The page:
The Perils of Social Media Connectivity: You Just Can't Quit


We've all seen the group of teens sitting silently together at a table texting other people. If you're like me you wonder, what's the point of hanging out with friends when you're just texting someone else or updating Facebook?

But are we all that different from that group of apparently anti-social teens? Aren't we doing the same thing when we reply to a work email when out for dinner or when your entire table checks their phones for the answer to the day's trivia question? I know I've caught myself doing these things.

Hyper-connection means never missing a moment of the Kardashians. It means never missing an email, text, Tweet or status update. But is that a good thing? Are we too connected? And even if the answer is yes, is it even possible to back away from the smartphones and social media and go back to our old-fashioned, face-to-face, voice-to-voice ways?

Social Media Isn't Helping

I will admit I was a Facebook user back in the day when you had to have an ".edu" address just to get an account. It was the coolest thing since Myspace, which isn't saying much now, but back then it was a big deal. It was a novelty to be able to catch up with friends from high school, classmates at school, and co-workers at work.

Little did I know that Facebook was the gateway drug to hyper-connection.

Like pretty much everyone else on the planet, I'm hooked. But I also know I'm being overdosed. I'm happy for my friend who just had a baby, but do I need to see a new picture every day? No, Mom and Dad, I will not be your friend on Facebook even if I can hide my pictures from you. And at the end of the day, do I really need to know what 1,328 friends think about the College Football National Championship Game? Do I really have that many friends?

Of course, I can't quit now, can I? After all, Google had to go and start another social media site, Google+. Now I have LinkedIn for career networking, Facebook for friends, and Google + for ... (Why do I have Google +?) If that's not enough, there's Twitter, which I have to check 50 times a day just in case Texts From Last Night had something funny to say.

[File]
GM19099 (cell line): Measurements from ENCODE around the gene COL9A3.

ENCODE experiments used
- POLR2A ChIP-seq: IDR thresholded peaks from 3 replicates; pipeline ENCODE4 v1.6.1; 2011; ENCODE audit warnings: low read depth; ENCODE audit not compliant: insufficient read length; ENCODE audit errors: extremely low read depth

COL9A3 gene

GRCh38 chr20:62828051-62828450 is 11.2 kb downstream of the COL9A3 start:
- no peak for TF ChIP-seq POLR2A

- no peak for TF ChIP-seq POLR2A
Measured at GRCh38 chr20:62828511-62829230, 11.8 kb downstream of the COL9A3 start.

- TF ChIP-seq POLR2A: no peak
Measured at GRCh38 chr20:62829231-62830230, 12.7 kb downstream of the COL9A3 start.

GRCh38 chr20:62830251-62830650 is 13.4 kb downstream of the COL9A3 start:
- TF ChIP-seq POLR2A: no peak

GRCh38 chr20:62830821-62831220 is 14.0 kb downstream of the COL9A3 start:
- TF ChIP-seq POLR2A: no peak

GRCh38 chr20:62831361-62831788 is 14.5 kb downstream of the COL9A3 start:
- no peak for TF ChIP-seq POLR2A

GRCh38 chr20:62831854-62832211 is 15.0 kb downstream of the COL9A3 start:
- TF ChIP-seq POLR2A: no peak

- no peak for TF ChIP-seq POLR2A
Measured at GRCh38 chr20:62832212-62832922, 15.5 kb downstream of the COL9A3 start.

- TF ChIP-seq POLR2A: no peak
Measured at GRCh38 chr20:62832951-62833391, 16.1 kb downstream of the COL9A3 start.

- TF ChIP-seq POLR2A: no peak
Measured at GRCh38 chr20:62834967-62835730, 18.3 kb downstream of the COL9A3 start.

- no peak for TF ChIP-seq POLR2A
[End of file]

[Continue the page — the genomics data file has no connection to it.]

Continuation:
My head is spinning from being hyper-connected to things I don't even need in my life. And now they're coming at me at an even faster pace.

You're Being Left in the Dust

Have you seen the AT&T commercial where everything is "soooo 12 seconds ago." That's the industry saying that if you're not plugged in, you're falling behind.

The rollout of 4G networks by AT&T, Verizon, and Sprint has given us broadband-speed on-the-go that almost matches the speed of a home connection.

Yes, I rail against this progress. I claim that what I really need is an old-fashioned cell phone without Facebook or Twitter -- a phone that's so hard to text message on, I give up and call instead. Yes, I want to go back to the simpler days when I called to ask what you were up to or to say I was on my way home.

Even though that's what I want, it won't happen. I'm too connected. I'll use work as an excuse to Tweet and I'll admit that it's easier to text my friends to figure out plans for the night. And what would I do without those stupid games to fill up the extra time in my life? It's not like I read books anymore!

The electronics industry has drawn me in with its shiny gadgets and its lightning-fast information at my fingertips. I'll remember the days with my old-school cell phone and the conversations I once had. But if you want to reach me, you'll find me floating somewhere in the G+LinkedTwitterFace social media universe. There's no escaping it.

Motley Fool contributor Travis Hoium does not have a position in any company mentioned. You can follow Travis on Twitter at @FlushDrawFool. The Motley Fool owns shares of Google and Apple. Motley Fool newsletter services have recommended buying shares of Google and Apple, as well as creating a bull call spread position in Apple.